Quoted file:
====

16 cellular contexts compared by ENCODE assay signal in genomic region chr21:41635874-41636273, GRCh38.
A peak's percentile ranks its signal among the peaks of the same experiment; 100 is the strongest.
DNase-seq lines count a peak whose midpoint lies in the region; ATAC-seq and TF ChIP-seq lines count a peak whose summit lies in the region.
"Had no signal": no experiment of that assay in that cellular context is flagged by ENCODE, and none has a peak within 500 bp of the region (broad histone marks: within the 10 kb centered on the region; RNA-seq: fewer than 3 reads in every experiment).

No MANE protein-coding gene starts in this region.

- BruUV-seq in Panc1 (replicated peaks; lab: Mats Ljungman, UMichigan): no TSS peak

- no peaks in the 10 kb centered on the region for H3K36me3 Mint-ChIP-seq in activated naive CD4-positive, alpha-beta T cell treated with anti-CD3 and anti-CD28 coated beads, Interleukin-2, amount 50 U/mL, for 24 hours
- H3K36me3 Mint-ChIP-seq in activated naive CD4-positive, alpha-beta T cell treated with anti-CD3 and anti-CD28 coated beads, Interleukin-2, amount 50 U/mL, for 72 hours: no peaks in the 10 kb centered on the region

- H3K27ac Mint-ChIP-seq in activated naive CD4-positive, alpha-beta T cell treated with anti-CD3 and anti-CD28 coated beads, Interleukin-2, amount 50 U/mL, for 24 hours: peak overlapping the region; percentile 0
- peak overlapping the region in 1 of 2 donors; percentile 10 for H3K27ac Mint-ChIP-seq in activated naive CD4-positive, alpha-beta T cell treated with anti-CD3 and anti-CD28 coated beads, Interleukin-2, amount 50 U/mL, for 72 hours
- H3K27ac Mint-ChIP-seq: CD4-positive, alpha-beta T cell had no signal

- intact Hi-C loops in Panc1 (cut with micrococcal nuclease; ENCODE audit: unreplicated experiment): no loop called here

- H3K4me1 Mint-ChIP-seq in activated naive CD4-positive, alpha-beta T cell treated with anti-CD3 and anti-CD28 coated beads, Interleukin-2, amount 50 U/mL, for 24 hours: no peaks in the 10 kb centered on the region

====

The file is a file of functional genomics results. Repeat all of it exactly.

16 cellular contexts compared by ENCODE assay signal in genomic region chr21:41635874-41636273, GRCh38.
A peak's percentile ranks its signal among the peaks of the same experiment; 100 is the strongest.
DNase-seq lines count a peak whose midpoint lies in the region; ATAC-seq and TF ChIP-seq lines count a peak whose summit lies in the region.
"Had no signal": no experiment of that assay in that cellular context is flagged by ENCODE, and none has a peak within 500 bp of the region (broad histone marks: within the 10 kb centered on the region; RNA-seq: fewer than 3 reads in every experiment).

No MANE protein-coding gene starts in this region.

- BruUV-seq in Panc1 (replicated peaks; lab: Mats Ljungman, UMichigan): no TSS peak

- no peaks in the 10 kb centered on the region for H3K36me3 Mint-ChIP-seq in activated naive CD4-positive, alpha-beta T cell treated with anti-CD3 and anti-CD28 coated beads, Interleukin-2, amount 50 U/mL, for 24 hours
- H3K36me3 Mint-ChIP-seq in activated naive CD4-positive, alpha-beta T cell treated with anti-CD3 and anti-CD28 coated beads, Interleukin-2, amount 50 U/mL, for 72 hours: no peaks in the 10 kb centered on the region

- H3K27ac Mint-ChIP-seq in activated naive CD4-positive, alpha-beta T cell treated with anti-CD3 and anti-CD28 coated beads, Interleukin-2, amount 50 U/mL, for 24 hours: peak overlapping the region; percentile 0
- peak overlapping the region in 1 of 2 donors; percentile 10 for H3K27ac Mint-ChIP-seq in activated naive CD4-positive, alpha-beta T cell treated with anti-CD3 and anti-CD28 coated beads, Interleukin-2, amount 50 U/mL, for 72 hours
- H3K27ac Mint-ChIP-seq: CD4-positive, alpha-beta T cell had no signal

- intact Hi-C loops in Panc1 (cut with micrococcal nuclease; ENCODE audit: unreplicated experiment): no loop called here

- H3K4me1 Mint-ChIP-seq in activated naive CD4-positive, alpha-beta T cell treated with anti-CD3 and anti-CD28 coated beads, Interleukin-2, amount 50 U/mL, for 24 hours: no peaks in the 10 kb centered on the region